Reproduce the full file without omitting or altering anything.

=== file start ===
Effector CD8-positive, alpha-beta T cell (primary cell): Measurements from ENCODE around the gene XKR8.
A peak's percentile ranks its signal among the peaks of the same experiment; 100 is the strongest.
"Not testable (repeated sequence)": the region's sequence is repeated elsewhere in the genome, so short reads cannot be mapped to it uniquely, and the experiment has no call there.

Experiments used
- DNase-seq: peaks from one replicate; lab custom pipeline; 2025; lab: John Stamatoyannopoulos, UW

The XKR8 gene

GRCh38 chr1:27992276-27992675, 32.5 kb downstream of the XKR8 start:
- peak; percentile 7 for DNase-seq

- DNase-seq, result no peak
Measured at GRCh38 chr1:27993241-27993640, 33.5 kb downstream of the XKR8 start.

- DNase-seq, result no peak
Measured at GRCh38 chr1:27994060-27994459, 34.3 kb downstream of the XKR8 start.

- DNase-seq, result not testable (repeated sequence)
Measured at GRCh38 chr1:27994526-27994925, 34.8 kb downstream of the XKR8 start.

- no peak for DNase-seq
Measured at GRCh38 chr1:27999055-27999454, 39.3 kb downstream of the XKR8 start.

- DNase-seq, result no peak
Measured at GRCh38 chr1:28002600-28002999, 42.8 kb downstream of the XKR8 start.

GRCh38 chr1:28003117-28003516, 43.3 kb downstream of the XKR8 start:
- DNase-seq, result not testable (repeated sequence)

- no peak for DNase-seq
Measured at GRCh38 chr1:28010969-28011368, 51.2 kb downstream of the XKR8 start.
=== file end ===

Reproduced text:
Effector CD8-positive, alpha-beta T cell (primary cell): Measurements from ENCODE around the gene XKR8.
A peak's percentile ranks its signal among the peaks of the same experiment; 100 is the strongest.
"Not testable (repeated sequence)": the region's sequence is repeated elsewhere in the genome, so short reads cannot be mapped to it uniquely, and the experiment has no call there.

Experiments used
- DNase-seq: peaks from one replicate; lab custom pipeline; 2025; lab: John Stamatoyannopoulos, UW

The XKR8 gene

GRCh38 chr1:27992276-27992675, 32.5 kb downstream of the XKR8 start:
- peak; percentile 7 for DNase-seq

- DNase-seq, result no peak
Measured at GRCh38 chr1:27993241-27993640, 33.5 kb downstream of the XKR8 start.

- DNase-seq, result no peak
Measured at GRCh38 chr1:27994060-27994459, 34.3 kb downstream of the XKR8 start.

- DNase-seq, result not testable (repeated sequence)
Measured at GRCh38 chr1:27994526-27994925, 34.8 kb downstream of the XKR8 start.

- no peak for DNase-seq
Measured at GRCh38 chr1:27999055-27999454, 39.3 kb downstream of the XKR8 start.

- DNase-seq, result no peak
Measured at GRCh38 chr1:28002600-28002999, 42.8 kb downstream of the XKR8 start.

GRCh38 chr1:28003117-28003516, 43.3 kb downstream of the XKR8 start:
- DNase-seq, result not testable (repeated sequence)

- no peak for DNase-seq
Measured at GRCh38 chr1:28010969-28011368, 51.2 kb downstream of the XKR8 start.